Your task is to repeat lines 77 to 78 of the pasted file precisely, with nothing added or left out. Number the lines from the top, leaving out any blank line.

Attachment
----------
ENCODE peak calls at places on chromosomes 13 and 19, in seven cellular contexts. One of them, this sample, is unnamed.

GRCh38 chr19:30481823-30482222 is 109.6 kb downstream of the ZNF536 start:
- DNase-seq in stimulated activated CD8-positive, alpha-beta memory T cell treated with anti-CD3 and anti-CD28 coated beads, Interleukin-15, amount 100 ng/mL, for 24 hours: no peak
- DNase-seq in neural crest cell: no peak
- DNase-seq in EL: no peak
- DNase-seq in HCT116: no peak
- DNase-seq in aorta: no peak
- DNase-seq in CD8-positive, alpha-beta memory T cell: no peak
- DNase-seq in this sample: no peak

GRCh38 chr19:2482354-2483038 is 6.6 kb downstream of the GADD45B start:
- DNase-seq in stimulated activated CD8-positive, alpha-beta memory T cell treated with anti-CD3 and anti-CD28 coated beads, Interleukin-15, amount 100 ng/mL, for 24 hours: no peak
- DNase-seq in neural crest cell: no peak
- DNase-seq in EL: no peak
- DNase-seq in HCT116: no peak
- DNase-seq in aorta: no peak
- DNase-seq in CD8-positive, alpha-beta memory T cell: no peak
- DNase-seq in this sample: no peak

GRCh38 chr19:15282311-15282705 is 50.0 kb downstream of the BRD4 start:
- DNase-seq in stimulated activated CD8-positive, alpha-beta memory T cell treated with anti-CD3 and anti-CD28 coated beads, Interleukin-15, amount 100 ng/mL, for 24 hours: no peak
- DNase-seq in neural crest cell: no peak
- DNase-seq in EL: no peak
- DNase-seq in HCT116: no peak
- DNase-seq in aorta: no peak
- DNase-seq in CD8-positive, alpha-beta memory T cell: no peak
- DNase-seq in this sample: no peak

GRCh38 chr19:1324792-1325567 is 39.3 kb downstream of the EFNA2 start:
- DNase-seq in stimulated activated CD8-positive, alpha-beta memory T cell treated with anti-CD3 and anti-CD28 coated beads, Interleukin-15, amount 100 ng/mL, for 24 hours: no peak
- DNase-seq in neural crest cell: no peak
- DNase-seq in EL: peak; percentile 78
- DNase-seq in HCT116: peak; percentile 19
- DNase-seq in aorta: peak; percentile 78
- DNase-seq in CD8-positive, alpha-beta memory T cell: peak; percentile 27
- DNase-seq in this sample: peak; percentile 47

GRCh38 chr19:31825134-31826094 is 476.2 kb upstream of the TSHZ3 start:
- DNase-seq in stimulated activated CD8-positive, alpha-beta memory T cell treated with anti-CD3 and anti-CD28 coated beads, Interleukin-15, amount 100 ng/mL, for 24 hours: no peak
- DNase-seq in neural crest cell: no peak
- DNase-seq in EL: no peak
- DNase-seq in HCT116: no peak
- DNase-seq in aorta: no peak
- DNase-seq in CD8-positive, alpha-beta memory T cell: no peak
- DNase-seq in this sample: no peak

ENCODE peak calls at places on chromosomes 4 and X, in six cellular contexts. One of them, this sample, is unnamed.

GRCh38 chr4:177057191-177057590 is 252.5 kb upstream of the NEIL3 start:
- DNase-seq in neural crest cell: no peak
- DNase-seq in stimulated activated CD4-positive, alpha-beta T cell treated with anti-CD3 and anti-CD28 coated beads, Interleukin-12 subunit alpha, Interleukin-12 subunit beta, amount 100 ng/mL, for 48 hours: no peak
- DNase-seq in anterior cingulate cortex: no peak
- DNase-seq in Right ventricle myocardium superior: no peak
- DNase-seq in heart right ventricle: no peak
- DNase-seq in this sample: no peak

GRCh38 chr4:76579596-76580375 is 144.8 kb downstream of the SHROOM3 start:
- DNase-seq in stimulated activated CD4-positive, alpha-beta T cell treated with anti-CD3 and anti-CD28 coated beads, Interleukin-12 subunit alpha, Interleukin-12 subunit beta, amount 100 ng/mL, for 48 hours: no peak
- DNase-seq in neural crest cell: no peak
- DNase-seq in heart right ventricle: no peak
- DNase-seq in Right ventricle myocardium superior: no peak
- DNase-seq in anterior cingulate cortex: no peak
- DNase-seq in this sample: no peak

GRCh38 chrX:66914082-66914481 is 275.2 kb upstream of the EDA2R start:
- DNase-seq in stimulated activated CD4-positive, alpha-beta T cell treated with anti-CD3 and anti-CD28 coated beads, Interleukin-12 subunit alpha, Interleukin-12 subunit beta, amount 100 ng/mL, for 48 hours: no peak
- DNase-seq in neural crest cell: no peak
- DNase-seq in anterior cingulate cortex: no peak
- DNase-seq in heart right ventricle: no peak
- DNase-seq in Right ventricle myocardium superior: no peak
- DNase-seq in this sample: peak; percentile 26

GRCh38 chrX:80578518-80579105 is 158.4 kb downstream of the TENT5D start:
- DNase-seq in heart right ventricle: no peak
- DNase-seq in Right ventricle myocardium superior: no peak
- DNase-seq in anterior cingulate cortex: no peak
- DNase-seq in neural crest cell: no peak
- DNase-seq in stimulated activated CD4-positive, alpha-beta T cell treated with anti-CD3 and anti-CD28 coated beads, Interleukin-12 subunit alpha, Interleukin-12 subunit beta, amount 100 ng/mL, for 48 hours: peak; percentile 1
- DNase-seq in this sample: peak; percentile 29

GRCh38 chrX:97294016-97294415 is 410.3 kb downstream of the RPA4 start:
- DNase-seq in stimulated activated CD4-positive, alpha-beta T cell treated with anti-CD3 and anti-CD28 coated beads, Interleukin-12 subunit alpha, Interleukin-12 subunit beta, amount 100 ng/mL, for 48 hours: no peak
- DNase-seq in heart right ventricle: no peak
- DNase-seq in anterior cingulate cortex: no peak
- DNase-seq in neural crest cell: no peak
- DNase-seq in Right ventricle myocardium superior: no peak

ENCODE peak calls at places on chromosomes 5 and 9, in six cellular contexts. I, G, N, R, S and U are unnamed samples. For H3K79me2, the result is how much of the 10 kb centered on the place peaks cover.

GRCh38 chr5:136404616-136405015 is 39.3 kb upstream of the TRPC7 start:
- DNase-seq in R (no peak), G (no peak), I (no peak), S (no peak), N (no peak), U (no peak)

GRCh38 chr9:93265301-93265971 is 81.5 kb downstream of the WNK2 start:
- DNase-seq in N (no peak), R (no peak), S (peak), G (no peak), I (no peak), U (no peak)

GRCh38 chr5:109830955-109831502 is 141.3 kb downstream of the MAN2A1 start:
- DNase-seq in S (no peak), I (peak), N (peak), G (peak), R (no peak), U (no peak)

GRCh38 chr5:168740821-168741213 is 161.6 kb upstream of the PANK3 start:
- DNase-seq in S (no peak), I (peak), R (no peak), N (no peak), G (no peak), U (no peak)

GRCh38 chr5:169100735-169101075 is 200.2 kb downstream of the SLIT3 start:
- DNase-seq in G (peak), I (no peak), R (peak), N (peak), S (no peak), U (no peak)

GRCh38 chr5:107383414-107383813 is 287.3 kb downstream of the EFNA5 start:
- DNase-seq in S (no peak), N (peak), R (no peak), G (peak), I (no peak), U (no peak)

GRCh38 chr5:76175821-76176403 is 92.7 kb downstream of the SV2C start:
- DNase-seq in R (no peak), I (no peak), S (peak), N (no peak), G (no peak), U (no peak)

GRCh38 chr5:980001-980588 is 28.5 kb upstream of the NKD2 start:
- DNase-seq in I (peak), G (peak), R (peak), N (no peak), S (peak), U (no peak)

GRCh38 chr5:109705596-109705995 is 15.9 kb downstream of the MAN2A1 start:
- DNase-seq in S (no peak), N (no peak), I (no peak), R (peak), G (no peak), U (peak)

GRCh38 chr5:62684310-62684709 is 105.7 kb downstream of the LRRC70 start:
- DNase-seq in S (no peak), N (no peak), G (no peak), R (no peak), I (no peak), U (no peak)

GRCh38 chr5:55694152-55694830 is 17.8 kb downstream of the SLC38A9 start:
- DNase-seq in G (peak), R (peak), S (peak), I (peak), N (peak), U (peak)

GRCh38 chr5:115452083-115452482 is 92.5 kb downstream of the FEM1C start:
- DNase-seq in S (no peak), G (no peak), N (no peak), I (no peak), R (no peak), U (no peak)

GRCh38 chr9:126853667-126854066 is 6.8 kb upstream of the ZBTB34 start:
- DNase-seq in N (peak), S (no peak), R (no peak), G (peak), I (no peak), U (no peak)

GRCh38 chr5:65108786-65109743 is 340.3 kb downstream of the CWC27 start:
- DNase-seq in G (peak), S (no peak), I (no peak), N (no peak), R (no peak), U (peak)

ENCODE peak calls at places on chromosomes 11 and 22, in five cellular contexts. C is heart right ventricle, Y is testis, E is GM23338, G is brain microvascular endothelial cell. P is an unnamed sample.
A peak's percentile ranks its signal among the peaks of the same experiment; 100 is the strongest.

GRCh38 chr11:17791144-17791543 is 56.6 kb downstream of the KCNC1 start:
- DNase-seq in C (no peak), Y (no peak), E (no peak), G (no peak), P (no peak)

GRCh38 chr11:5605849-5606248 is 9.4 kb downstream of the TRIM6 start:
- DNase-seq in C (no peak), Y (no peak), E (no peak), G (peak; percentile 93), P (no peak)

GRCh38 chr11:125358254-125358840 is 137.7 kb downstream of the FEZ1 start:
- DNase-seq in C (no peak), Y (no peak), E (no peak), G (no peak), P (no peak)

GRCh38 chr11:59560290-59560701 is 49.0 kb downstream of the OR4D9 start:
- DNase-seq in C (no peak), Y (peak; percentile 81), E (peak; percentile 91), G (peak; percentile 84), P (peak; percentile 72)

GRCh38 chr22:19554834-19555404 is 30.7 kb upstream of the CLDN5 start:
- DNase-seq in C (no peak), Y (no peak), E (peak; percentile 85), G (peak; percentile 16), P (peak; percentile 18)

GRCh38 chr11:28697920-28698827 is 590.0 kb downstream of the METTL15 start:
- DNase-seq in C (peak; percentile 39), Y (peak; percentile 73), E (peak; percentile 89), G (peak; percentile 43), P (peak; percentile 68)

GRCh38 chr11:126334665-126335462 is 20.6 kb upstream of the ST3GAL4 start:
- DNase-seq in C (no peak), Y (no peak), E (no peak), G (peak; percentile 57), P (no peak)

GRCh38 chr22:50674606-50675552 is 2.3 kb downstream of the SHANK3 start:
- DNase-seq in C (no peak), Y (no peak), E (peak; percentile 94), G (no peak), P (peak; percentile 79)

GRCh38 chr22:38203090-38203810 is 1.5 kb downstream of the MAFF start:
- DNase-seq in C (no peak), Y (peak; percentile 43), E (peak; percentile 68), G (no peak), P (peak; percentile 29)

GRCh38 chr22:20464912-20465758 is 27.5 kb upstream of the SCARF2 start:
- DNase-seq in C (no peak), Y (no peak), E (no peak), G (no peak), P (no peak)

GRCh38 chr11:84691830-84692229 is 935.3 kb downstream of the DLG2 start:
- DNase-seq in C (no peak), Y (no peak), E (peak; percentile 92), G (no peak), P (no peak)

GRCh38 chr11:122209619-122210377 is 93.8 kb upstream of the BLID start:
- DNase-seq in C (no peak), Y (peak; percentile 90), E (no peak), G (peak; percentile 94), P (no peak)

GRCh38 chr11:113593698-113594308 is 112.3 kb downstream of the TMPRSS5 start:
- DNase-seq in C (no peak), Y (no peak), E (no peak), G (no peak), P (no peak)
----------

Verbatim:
ENCODE peak calls at places on chromosomes 5 and 9, in six cellular contexts. I, G, N, R, S and U are unnamed samples. For H3K79me2, the result is how much of the 10 kb centered on the place peaks cover.

GRCh38 chr5:136404616-136405015 is 39.3 kb upstream of the TRPC7 start: